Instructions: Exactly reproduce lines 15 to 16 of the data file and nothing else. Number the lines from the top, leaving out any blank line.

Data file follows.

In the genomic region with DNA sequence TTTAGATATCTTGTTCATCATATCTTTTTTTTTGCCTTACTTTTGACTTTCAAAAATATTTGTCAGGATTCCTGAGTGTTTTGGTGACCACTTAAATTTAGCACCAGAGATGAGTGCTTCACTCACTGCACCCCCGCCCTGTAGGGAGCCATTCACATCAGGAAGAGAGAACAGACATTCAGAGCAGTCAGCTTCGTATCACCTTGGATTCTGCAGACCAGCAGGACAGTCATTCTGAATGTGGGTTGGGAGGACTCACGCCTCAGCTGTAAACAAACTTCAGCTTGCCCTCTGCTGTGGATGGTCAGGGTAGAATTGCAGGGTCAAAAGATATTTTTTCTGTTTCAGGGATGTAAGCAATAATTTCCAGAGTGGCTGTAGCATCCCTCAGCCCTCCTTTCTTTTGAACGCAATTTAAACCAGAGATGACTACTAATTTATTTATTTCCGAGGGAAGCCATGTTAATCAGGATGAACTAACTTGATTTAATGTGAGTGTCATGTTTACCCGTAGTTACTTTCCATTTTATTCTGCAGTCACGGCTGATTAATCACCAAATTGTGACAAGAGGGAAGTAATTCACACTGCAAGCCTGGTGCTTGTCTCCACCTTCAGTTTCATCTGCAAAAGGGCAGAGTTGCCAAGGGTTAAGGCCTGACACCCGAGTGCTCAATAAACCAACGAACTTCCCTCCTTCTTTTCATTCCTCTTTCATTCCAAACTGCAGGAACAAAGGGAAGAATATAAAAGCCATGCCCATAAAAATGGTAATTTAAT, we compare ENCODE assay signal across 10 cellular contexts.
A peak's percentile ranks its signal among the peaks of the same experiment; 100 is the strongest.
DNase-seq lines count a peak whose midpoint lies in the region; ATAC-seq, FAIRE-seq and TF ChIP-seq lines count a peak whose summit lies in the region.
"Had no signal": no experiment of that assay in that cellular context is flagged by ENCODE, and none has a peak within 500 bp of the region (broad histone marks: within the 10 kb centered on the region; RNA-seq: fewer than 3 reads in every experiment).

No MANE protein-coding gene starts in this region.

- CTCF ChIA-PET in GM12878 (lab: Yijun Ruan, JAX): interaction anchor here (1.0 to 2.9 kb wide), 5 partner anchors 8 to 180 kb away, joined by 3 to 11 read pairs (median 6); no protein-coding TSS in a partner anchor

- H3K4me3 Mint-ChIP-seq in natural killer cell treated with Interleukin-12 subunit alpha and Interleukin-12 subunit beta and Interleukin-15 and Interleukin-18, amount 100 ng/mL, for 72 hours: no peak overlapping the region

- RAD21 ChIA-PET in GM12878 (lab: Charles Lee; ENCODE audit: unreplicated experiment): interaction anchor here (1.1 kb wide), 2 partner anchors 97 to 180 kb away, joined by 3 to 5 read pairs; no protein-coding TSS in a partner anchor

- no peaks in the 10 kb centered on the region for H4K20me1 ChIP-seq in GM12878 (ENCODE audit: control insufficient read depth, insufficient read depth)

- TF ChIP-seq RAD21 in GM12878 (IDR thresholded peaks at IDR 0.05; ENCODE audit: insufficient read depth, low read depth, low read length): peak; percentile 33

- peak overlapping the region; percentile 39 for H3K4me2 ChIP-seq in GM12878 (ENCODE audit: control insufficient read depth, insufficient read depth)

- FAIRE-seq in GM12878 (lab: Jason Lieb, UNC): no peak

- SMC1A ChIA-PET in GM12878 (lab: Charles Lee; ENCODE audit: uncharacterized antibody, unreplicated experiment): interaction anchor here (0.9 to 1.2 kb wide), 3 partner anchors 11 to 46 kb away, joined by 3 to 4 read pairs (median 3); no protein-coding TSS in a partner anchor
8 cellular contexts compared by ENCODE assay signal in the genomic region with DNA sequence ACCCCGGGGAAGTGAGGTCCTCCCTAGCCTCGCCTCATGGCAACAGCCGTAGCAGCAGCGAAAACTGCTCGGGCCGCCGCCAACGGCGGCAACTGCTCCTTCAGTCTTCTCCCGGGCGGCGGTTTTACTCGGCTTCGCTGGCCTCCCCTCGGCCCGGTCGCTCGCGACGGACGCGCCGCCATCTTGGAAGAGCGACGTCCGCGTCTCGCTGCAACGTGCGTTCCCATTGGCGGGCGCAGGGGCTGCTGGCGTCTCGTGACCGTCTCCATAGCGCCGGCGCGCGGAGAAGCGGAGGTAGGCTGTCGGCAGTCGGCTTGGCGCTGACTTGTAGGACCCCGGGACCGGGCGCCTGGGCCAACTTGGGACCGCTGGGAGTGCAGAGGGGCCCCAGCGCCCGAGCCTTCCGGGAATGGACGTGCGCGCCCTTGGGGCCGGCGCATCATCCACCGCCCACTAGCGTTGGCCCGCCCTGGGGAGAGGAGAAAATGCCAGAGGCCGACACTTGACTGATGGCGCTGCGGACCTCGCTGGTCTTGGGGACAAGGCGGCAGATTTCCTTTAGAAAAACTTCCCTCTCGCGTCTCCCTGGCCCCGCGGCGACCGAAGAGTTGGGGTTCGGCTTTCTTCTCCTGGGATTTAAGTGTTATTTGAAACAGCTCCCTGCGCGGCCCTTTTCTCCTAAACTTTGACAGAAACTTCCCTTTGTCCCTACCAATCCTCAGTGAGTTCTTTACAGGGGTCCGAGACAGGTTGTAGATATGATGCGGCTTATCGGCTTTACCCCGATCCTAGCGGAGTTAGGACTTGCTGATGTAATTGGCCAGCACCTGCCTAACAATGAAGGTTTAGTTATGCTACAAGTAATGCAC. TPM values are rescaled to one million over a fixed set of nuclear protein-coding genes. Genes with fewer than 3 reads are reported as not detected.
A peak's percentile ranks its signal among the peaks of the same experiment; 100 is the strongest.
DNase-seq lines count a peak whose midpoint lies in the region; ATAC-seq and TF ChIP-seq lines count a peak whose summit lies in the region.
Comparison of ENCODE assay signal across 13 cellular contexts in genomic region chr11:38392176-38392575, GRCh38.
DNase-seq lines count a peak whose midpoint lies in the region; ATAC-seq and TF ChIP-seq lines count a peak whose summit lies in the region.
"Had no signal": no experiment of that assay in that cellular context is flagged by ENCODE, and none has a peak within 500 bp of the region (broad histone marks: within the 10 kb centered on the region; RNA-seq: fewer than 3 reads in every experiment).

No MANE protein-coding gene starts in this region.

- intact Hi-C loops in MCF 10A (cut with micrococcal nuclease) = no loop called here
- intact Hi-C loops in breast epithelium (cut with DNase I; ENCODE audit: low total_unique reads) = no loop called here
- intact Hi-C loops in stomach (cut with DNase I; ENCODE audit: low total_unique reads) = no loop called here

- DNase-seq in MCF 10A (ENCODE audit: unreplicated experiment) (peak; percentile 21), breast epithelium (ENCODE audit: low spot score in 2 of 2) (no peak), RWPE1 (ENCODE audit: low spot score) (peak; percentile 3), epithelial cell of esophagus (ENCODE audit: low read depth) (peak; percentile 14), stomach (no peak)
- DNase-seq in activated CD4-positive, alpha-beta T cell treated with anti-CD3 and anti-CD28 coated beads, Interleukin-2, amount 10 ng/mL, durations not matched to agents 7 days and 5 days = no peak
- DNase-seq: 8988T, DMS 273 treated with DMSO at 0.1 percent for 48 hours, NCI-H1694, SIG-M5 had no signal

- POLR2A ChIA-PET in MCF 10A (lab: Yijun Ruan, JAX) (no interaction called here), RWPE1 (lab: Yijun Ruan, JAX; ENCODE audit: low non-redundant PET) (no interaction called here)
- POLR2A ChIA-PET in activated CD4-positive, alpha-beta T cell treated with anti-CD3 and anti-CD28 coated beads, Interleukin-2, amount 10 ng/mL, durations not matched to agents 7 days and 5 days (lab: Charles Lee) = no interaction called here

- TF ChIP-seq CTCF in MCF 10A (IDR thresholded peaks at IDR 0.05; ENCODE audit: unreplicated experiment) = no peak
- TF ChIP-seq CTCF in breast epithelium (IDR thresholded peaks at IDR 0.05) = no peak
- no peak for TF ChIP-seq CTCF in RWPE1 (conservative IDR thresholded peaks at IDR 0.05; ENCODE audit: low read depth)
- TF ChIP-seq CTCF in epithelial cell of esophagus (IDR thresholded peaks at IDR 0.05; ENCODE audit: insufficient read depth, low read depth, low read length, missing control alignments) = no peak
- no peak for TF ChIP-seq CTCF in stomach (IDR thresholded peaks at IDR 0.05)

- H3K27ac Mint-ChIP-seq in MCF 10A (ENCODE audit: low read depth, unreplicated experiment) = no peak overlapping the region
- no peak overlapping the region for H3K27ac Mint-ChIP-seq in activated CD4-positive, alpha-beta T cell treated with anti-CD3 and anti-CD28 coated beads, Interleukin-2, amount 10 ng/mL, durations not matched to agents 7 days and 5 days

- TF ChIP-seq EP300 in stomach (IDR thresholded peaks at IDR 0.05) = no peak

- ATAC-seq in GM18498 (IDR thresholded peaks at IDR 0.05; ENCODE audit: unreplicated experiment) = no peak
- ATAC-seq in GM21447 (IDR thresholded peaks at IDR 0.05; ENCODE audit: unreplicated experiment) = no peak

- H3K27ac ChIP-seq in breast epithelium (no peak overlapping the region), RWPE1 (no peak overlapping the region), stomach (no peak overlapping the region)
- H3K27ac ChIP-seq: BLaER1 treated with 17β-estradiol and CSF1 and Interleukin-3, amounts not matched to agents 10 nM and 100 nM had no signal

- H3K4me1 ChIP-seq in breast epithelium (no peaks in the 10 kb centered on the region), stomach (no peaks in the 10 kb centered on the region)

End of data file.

A peak's percentile ranks its signal among the peaks of the same experiment; 100 is the strongest.
DNase-seq lines count a peak whose midpoint lies in the region; ATAC-seq and TF ChIP-seq lines count a peak whose summit lies in the region.